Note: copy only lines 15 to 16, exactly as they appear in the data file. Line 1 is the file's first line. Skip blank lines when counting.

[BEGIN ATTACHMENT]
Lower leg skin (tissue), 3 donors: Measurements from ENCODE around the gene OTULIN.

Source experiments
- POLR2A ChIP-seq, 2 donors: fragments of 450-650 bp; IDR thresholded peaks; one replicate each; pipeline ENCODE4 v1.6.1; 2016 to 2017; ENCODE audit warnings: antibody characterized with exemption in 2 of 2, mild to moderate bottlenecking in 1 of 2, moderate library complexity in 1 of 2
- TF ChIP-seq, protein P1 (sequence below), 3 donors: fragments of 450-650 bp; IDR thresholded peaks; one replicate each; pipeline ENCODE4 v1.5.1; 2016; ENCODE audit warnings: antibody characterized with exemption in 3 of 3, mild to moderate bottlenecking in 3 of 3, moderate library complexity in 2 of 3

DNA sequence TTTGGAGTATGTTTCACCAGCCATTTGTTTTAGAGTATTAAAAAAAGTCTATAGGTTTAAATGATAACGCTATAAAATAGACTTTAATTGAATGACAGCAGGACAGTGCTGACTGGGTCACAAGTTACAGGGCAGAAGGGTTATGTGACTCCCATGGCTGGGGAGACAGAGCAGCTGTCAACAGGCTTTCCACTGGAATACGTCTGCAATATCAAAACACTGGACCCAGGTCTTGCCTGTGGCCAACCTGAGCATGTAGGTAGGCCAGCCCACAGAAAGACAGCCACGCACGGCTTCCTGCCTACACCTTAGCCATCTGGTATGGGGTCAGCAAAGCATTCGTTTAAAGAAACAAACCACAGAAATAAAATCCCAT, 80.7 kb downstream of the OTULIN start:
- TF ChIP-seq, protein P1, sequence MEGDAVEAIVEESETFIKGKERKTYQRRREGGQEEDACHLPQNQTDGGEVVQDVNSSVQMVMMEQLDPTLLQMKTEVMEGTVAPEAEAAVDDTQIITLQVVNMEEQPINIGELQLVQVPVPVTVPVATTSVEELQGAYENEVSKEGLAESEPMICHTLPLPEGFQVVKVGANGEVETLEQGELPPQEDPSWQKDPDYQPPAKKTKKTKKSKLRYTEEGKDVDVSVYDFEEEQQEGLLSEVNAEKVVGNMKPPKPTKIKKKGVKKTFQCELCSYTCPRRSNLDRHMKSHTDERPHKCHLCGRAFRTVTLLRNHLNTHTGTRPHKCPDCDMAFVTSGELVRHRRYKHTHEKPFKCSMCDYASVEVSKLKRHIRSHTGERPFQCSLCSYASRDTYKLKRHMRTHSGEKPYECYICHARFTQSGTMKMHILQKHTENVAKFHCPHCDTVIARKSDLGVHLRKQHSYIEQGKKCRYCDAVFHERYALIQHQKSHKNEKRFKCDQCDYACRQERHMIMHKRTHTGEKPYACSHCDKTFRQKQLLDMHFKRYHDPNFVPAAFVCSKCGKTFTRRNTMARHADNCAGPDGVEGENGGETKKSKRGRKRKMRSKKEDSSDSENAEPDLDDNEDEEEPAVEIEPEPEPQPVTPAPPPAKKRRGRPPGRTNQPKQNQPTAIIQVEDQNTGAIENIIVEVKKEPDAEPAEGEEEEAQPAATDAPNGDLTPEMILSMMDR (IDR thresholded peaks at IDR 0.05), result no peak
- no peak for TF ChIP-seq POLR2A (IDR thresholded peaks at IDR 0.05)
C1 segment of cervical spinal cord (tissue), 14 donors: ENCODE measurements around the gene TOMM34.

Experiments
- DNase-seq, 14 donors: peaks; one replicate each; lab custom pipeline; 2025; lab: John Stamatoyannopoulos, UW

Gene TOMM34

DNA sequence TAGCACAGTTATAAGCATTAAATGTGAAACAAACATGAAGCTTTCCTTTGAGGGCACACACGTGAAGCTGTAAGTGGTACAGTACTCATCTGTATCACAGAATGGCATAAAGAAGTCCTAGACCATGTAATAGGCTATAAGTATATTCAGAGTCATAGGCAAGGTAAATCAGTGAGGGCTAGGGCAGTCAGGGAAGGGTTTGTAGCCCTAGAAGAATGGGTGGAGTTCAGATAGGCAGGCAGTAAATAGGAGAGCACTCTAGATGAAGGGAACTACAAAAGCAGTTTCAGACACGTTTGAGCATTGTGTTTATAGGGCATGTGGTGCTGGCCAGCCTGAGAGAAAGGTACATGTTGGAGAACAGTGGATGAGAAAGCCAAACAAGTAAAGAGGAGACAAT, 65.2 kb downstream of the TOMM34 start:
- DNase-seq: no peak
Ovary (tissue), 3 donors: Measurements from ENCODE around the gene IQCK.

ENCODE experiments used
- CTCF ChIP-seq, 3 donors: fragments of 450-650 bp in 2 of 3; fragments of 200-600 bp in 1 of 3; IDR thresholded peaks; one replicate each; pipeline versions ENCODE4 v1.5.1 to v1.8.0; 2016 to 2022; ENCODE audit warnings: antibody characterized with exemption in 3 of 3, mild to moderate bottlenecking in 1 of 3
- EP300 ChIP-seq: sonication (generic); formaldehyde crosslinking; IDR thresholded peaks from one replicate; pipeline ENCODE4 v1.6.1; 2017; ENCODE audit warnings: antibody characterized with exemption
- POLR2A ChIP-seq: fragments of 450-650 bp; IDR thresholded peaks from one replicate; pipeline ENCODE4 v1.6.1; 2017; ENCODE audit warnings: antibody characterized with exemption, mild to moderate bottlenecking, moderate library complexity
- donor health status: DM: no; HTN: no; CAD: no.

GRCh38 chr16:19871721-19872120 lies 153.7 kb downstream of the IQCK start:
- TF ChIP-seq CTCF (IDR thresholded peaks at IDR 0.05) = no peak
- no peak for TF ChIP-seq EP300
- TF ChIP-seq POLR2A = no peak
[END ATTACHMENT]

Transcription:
ENCODE experiments used
- CTCF ChIP-seq, 3 donors: fragments of 450-650 bp in 2 of 3; fragments of 200-600 bp in 1 of 3; IDR thresholded peaks; one replicate each; pipeline versions ENCODE4 v1.5.1 to v1.8.0; 2016 to 2022; ENCODE audit warnings: antibody characterized with exemption in 3 of 3, mild to moderate bottlenecking in 1 of 3